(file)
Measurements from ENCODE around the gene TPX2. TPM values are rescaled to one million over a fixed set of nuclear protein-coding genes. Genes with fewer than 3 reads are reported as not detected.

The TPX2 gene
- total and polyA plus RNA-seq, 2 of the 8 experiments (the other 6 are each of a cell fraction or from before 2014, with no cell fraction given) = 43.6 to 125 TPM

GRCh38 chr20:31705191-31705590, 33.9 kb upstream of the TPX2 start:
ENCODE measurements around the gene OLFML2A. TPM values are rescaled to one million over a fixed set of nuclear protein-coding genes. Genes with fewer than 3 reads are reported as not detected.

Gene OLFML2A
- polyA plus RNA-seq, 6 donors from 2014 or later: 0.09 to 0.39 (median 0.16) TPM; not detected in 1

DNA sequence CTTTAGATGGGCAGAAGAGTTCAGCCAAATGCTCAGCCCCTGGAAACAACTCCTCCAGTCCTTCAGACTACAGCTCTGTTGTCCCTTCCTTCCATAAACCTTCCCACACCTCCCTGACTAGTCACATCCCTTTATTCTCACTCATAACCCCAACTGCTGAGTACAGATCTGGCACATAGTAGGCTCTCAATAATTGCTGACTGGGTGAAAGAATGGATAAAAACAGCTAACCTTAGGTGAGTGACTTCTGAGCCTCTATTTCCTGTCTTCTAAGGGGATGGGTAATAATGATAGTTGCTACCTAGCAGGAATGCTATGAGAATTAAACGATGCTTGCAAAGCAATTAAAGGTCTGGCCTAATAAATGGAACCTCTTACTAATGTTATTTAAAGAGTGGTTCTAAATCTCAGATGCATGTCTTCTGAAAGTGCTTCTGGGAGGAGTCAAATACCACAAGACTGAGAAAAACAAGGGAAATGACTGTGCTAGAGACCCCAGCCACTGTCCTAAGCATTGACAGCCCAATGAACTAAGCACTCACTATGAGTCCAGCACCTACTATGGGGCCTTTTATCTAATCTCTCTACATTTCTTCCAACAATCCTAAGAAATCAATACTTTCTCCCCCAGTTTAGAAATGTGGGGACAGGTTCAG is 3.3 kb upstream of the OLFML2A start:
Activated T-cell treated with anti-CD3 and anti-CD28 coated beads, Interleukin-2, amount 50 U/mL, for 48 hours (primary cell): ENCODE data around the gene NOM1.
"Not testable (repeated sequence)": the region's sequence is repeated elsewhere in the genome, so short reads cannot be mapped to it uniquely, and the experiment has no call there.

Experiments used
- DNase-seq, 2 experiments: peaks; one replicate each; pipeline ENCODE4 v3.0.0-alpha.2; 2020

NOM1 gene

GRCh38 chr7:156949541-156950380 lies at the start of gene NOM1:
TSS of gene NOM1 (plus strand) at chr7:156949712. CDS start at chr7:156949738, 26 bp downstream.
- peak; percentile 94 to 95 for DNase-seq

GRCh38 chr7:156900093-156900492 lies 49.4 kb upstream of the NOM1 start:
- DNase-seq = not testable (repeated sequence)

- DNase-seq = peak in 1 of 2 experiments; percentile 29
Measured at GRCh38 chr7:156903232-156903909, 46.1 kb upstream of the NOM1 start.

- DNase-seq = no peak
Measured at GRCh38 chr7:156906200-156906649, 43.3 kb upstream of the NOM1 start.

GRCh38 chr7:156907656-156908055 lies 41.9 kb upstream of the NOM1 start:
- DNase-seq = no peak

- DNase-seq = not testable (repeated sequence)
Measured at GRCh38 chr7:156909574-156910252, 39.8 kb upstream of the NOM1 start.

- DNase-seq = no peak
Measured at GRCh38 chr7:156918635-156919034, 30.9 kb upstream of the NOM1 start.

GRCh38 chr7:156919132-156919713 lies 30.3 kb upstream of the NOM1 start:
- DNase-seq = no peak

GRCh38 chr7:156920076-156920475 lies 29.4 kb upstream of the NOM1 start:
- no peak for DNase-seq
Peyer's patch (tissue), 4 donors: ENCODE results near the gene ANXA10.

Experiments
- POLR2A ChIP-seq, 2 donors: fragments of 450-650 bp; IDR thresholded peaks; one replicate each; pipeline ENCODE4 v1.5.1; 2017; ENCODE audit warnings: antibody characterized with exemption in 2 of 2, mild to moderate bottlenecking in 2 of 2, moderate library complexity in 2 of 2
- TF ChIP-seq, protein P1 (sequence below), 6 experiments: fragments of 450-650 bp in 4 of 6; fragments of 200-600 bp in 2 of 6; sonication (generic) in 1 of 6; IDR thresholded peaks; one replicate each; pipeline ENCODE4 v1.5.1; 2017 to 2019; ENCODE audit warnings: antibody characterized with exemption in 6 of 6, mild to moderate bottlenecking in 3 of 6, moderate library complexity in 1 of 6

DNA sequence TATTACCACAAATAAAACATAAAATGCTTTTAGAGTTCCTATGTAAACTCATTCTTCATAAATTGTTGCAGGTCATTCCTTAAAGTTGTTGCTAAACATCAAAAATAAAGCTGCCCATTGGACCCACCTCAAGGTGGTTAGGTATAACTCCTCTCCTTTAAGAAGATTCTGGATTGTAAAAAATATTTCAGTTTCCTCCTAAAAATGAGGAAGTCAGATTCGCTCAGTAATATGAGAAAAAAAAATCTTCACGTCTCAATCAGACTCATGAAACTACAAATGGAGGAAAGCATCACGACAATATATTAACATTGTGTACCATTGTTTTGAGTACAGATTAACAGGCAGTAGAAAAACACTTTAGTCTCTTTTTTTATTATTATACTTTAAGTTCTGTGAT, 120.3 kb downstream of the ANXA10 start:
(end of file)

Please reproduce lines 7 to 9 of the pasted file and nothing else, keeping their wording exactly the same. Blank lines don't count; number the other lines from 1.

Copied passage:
- polyA plus RNA-seq, 6 donors from 2014 or later: 0.09 to 0.39 (median 0.16) TPM; not detected in 1

DNA sequence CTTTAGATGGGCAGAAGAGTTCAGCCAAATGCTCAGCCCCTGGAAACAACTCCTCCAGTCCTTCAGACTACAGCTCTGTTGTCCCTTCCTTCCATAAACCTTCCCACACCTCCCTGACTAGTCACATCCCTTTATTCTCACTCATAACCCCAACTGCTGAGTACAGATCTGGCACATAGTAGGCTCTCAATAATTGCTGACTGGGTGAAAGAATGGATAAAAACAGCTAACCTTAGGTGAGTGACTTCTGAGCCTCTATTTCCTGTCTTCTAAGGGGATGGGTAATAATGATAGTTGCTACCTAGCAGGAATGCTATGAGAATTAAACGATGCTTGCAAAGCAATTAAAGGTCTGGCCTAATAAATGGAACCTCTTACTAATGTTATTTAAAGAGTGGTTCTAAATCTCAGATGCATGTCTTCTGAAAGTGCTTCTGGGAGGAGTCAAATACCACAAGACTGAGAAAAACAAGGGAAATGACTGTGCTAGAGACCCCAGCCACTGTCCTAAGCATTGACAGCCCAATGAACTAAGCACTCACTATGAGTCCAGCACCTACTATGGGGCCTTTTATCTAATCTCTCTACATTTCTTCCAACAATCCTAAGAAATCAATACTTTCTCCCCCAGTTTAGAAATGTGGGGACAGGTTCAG is 3.3 kb upstream of the OLFML2A start:
Activated T-cell treated with anti-CD3 and anti-CD28 coated beads, Interleukin-2, amount 50 U/mL, for 48 hours (primary cell): ENCODE data around the gene NOM1.